Why The British Athletics Selection Bar Is Set So High

Why the British athletics selection bar is set so high

“Setting tough standards helps improve performance levels,” writes UKA chair Ian Beattie as he outlines the reasoning behind the governing body’s strict policy

There has been a lot of discussion before every championship about the selection policy that UKA has in place. I wanted to explain the thinking behind it in more detail.

British athletics

Ever since lottery funding came into place, the philosophy underpinning all lottery funded UK elite sport has been about ‘World Class Performance’. Ultimately this means winning medals in world level competition, inspiring the nation in doing so. World Class Programme Lottery funding is ring-fenced – only to be used to support athletes in their build up ultimately to the Games, to fund governing bodies to help athletes, and to fund teams taking part in those championships and Games.

Why the British athletics selection bar is set so high

Whilst this means the World Class Programme has been somewhat shielded from the financial issues of the rest of the organisation, like any public money, those who receive it are accountable for it, in our case via UK Sport. While some sports will only select athletes with medal potential, we have agreed with UK Sport that an aim of achieving top eight performance fits the world class criteria they are prepared to fund.

Athletics has many disciplines, so our teams tend to be much bigger than other sports and consequently more expensive, and – contrary to belief – we do also have to make a financial contribution to our team attending a Games. UK Sport’s view – and it is a view I agree with – is that an athlete getting to the Olympics with little chance of qualifying from their heat or pool, does not have a significant impact on inspiring the nation, and therefore does not merit public funding.

There is also an issue that larger teams can dilute the level of support given during the championships to our genuine medal contenders, and that there is a demotivational effect on the team as a whole when the first few days of the championship are dominated by athletes failing to qualify from their heat or pool.

The World Athletics ranking qualification system has resulted in much debate. We should be clear that this is not a direct invitation to the athlete to take part nor do we ‘turn down’ invites. Rather it is a different qualification route for athletes, allowing national federations to select athletes through this route if they consider it appropriate to do so.

Our view is that those athletes should only be selected on similar principles to those selected through the direct qualification standards. That is, those who are capable of making top eight in their event.

The UKA standards – circulated amongst the relevant event groups ahead of the policy – reflect this and, in most cases, those used for this year’s selection were the same standards we used for Budapest last year. To take a different approach would risk having a two-tier team, with athletes being selected in events where there is not the same depth of quality despite having little chance of achieving a top eight performance.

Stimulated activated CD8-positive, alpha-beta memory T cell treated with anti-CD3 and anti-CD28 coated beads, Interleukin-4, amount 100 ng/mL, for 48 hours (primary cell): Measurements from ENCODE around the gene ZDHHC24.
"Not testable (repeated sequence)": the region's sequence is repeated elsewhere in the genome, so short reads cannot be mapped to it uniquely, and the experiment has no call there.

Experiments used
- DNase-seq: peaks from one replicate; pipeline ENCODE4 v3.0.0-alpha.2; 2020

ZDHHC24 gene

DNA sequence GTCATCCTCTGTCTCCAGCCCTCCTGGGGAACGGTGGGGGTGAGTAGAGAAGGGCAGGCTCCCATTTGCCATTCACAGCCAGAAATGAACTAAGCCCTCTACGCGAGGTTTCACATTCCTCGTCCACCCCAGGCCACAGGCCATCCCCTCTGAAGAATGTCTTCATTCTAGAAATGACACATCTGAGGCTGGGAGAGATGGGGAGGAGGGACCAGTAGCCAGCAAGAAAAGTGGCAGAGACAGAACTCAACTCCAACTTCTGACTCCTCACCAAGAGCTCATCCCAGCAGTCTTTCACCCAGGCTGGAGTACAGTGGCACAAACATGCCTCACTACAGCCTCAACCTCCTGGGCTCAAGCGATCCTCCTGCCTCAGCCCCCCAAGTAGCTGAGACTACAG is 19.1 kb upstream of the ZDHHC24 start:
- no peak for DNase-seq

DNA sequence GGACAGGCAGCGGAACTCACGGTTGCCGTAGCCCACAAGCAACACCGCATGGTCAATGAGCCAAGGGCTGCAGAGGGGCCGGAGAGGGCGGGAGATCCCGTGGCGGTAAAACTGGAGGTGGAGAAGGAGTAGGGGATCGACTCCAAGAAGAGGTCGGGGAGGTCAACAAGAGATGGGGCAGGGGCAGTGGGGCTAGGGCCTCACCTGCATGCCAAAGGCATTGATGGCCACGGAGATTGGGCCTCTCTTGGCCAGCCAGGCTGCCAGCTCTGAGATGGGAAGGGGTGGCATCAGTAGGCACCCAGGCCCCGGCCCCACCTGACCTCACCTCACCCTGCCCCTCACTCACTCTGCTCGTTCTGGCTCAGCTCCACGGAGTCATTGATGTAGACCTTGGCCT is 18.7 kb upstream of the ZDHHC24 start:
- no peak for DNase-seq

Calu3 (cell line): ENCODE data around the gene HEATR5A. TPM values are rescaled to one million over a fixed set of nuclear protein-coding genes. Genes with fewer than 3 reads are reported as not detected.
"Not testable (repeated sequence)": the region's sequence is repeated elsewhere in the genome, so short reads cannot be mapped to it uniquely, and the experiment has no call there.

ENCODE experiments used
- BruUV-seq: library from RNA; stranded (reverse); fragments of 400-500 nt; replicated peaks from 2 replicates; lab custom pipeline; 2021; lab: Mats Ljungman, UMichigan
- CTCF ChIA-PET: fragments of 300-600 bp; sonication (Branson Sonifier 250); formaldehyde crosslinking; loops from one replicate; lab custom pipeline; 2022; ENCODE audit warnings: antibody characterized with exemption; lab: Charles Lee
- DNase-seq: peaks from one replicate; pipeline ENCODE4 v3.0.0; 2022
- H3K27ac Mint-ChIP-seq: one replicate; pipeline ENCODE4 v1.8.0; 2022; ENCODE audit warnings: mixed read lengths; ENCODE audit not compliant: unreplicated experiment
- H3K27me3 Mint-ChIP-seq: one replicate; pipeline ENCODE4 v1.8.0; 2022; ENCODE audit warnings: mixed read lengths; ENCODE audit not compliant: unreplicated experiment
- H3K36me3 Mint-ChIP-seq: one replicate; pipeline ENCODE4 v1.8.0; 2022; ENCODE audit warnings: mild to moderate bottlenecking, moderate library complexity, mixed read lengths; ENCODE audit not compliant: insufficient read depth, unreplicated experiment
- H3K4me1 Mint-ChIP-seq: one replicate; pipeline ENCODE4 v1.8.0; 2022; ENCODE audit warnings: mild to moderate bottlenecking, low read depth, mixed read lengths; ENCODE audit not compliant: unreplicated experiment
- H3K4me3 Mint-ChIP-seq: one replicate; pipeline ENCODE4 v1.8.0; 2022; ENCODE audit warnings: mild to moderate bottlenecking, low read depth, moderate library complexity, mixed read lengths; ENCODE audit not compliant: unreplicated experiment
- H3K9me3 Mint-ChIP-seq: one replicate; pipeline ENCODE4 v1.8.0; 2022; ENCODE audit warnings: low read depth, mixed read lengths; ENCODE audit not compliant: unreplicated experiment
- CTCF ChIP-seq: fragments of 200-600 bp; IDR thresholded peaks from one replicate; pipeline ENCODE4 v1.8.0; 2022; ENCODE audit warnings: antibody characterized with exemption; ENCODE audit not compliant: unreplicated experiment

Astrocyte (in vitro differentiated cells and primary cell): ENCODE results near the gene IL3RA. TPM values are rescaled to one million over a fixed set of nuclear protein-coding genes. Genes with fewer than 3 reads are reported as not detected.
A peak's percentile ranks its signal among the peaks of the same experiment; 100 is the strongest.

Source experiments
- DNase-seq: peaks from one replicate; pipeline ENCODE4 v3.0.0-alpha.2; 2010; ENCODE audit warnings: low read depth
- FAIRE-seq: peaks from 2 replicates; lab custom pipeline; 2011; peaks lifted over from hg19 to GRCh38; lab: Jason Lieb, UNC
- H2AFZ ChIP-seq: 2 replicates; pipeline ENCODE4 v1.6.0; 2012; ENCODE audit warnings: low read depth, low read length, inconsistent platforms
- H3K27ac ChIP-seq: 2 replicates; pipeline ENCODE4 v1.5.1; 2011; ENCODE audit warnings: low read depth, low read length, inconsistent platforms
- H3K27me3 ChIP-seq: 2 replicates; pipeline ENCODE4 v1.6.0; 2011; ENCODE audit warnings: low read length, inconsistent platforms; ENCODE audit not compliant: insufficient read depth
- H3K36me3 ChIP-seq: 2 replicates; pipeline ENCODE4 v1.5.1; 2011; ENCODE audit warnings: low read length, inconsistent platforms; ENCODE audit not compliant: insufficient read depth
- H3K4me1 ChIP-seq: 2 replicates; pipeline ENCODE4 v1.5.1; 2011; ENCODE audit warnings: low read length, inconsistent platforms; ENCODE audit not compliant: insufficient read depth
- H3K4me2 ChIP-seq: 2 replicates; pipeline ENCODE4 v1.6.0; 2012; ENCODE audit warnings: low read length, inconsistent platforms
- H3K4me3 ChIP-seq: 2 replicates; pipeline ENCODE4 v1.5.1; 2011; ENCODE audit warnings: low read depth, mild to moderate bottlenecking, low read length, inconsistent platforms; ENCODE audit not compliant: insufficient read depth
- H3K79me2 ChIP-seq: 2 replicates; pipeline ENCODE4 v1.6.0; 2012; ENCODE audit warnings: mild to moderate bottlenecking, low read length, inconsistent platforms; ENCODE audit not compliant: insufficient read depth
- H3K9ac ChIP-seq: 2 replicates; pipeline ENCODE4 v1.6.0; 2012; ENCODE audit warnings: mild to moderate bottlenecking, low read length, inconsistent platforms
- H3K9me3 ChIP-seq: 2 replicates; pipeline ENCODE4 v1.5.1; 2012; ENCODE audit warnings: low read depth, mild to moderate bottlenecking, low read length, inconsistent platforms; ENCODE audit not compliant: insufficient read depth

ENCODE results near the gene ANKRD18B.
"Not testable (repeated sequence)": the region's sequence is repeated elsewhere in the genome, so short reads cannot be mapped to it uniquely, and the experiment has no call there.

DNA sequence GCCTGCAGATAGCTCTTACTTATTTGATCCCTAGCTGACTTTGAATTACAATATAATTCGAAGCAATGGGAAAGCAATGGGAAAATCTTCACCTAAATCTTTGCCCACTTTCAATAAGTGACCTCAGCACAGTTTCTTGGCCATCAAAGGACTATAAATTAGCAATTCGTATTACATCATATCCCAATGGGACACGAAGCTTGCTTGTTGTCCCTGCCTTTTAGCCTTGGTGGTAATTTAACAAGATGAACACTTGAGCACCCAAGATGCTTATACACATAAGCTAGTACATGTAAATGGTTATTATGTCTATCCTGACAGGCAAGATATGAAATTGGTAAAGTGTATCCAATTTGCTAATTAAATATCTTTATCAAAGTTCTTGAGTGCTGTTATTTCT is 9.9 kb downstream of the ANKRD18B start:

I have always believed setting tough standards helps improve performance levels. If we consider the team that will be going to Paris, many of the selected athletes will have looked at the qualifying standards when they were issued and thought these would be very difficult to achieve. Their response has been to go away and plan with their support teams how they are going to raise their level of performance through training and competition choices, and then deliver what has been asked of them.

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What is required for selection is very clear, whether through achieving the standards themselves or what is needed to be done for a World Athletics ranking qualification to be accepted.  The policy was issued well in advance – in July 2023 – and communicated to all athletes in multiple forums and applied fairly.

Why the British athletics selection bar is set so high

It would be fantastic to be able to select larger teams take part in championship events, but we want this to be through an increase in the number of athletes having the potential to finish in the top eight. In selecting teams there will always be a line with some people unfortunately on the wrong side of it, and I do understand the disappointment of those who fall into this category. The nature of our sport is that small margins can make a huge difference, and I feel for those who have just missed out on the standard set.

Why the British athletics selection bar is set so high

As we know, the elite sports world is a tough environment, and athletics – as one of only two truly global sports – is the most competitive at a world and Olympic level. The philosophy around selection being based on world class performance is not going to change so the challenge ahead for all athletes is to raise their levels of performance, achieving the standards required, and be part of the team for future championships. Nothing would please us more than a large team filled with athletes having achieved these standards.

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